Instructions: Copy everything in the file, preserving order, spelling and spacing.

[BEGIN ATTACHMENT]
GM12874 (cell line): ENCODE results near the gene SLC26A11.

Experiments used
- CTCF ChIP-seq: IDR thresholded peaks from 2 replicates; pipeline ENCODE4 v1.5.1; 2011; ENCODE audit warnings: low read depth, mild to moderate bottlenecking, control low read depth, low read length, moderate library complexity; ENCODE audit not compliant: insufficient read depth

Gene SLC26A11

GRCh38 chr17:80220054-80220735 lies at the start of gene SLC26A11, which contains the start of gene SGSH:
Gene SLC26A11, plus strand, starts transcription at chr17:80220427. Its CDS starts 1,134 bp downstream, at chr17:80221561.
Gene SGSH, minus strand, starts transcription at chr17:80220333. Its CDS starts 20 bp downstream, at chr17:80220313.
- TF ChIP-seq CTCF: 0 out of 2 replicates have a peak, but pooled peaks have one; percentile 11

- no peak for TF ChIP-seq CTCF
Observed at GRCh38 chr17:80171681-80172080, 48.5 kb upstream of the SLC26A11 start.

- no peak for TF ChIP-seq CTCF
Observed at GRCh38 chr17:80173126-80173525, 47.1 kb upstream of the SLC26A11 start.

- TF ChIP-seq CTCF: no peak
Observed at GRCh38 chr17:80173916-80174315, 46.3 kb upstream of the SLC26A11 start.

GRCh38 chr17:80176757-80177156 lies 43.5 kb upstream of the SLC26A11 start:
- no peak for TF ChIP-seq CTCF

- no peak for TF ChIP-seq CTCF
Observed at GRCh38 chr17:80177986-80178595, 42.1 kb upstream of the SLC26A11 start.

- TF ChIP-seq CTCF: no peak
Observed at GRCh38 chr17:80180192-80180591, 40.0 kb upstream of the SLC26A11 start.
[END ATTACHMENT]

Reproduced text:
GM12874 (cell line): ENCODE results near the gene SLC26A11.

Experiments used
- CTCF ChIP-seq: IDR thresholded peaks from 2 replicates; pipeline ENCODE4 v1.5.1; 2011; ENCODE audit warnings: low read depth, mild to moderate bottlenecking, control low read depth, low read length, moderate library complexity; ENCODE audit not compliant: insufficient read depth

Gene SLC26A11

GRCh38 chr17:80220054-80220735 lies at the start of gene SLC26A11, which contains the start of gene SGSH:
Gene SLC26A11, plus strand, starts transcription at chr17:80220427. Its CDS starts 1,134 bp downstream, at chr17:80221561.
Gene SGSH, minus strand, starts transcription at chr17:80220333. Its CDS starts 20 bp downstream, at chr17:80220313.
- TF ChIP-seq CTCF: 0 out of 2 replicates have a peak, but pooled peaks have one; percentile 11

- no peak for TF ChIP-seq CTCF
Observed at GRCh38 chr17:80171681-80172080, 48.5 kb upstream of the SLC26A11 start.

- no peak for TF ChIP-seq CTCF
Observed at GRCh38 chr17:80173126-80173525, 47.1 kb upstream of the SLC26A11 start.

- TF ChIP-seq CTCF: no peak
Observed at GRCh38 chr17:80173916-80174315, 46.3 kb upstream of the SLC26A11 start.

GRCh38 chr17:80176757-80177156 lies 43.5 kb upstream of the SLC26A11 start:
- no peak for TF ChIP-seq CTCF

- no peak for TF ChIP-seq CTCF
Observed at GRCh38 chr17:80177986-80178595, 42.1 kb upstream of the SLC26A11 start.

- TF ChIP-seq CTCF: no peak
Observed at GRCh38 chr17:80180192-80180591, 40.0 kb upstream of the SLC26A11 start.